Gold prices hit one-week highs on Tuesday, buoyed by a weaker dollar and as investors turned to safe-haven assets on worries over geopolitical tensions.
* Spot gold had risen 0.3 percent to $1,255.96 per ounce by 0058 GMT, while U.S. gold futures were up 0.4 percent at $1,258.40.
* Investor appetite for risk has been dulled this week by a number of factors, such as caution ahead of the upcoming meeting between U.S. President Donald trump and Chinese President Xi Jinping and a suspected suicide bombing in St. Petersburg, Russia.
* A measure of U.S. manufacturing activity retreated from a 2-1/2 year high in March amid a decline in production and an inventory drawdown, but a surge in factory jobs indicated that the sector’s energy-led recovery was gaining momentum.
* Factories across Europe and much of Asia posted another month of solid growth in March, rounding off a strong quarter for manufacturers, even though exporters fear a rise in U.S. protectionism could snuff out a global trade recovery.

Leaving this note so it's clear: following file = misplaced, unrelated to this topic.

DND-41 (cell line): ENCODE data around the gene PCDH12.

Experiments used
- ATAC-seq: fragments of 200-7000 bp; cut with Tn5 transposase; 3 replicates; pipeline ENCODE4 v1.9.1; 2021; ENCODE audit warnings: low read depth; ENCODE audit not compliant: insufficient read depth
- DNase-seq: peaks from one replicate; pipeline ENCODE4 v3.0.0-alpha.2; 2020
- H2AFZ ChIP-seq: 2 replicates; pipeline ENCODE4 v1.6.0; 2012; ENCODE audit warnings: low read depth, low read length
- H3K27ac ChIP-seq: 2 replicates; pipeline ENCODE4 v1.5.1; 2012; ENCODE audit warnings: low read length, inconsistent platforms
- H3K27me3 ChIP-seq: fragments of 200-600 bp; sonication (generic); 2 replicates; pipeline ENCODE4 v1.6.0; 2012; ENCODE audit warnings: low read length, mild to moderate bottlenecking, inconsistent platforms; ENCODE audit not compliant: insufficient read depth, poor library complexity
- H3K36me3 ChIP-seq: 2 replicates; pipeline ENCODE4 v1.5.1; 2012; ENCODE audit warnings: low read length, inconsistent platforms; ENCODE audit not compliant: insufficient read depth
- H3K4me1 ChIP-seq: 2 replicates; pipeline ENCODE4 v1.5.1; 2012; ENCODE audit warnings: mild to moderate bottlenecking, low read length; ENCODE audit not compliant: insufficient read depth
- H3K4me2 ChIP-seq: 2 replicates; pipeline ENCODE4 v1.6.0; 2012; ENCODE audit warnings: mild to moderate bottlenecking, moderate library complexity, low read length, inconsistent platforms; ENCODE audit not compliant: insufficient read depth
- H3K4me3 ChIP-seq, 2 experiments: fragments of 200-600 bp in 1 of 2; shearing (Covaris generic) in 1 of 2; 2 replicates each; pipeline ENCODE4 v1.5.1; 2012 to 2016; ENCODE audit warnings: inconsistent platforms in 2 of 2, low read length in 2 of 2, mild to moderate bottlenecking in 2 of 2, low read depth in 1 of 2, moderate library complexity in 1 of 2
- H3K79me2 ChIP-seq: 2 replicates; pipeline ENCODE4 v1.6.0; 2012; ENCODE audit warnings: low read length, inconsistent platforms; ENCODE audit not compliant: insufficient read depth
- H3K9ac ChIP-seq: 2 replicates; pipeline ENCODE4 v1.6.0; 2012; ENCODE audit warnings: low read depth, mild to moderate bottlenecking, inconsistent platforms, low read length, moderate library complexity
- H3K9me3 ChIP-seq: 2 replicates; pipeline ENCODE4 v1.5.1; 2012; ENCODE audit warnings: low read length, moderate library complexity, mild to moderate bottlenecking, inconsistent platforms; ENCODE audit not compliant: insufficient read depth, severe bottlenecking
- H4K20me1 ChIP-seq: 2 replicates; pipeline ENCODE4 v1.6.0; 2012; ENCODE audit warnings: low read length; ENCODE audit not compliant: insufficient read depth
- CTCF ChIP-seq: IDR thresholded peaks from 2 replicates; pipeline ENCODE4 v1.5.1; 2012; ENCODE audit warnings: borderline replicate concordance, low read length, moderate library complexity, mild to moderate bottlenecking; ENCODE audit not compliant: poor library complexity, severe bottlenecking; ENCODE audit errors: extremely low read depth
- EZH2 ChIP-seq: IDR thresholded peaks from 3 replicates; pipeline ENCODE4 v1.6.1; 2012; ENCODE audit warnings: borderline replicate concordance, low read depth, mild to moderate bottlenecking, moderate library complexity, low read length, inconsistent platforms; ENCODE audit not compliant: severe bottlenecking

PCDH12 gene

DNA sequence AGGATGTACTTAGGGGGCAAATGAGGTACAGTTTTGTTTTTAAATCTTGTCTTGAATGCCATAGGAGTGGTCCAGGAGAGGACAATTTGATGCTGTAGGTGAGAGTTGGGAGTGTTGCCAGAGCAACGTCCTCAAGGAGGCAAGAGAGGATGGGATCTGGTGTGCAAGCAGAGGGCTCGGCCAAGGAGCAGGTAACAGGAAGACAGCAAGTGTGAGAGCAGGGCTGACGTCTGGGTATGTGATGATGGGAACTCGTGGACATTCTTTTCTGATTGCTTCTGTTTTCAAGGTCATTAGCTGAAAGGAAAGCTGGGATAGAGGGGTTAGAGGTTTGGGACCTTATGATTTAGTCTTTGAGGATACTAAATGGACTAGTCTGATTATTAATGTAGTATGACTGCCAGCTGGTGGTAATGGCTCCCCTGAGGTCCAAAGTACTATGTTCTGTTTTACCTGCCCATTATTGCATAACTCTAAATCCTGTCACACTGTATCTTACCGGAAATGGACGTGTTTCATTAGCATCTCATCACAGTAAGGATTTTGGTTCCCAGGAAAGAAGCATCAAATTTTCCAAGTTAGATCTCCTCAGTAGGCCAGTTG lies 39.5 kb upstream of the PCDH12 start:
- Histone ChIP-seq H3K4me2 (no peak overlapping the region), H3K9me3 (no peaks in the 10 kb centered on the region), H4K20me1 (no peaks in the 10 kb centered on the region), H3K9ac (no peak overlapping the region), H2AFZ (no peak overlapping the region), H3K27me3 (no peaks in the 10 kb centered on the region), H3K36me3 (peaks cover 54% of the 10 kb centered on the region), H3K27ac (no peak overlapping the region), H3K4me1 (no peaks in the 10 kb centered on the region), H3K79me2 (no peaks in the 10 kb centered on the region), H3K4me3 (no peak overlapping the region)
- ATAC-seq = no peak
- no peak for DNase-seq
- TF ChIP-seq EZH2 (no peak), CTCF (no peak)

* From bank runs to credit crunches, regulators and investors are asking French banks about their preparations for any market ructions that might be caused by Marine Le Pen faring better than expected in the presidential election, banking sources said.
* Global debt rose to 325 percent of the world’s gross domestic product in 2016, totalling $215 trillion, an Institute for International Finance report released on Monday showed, boosted by the rapid growth of issuance in emerging markets.
* Holdings of SPDR Gold Trust , the world’s largest gold-backed exchange-traded fund, climbed 0.53 percent to 836.77 tonnes on Monday from 832.32 tonnes on Friday.
* South Africa’s Harmony Gold said on Monday a labour court had declared the ongoing wildcat strike at its Kusasalethu mine “unprotected” and required employees, who downed tools two-weeks ago, to return to work.
* German precious metals group Heraeus said on Monday it had taken full control of Swiss gold and silver processor Argor-Heraeus.
* West Africa-focused Avocet Mining Plc named Boudewijn Wentink as its new chief executive officer with immediate effect, as it seeks to refinance and restructure the company.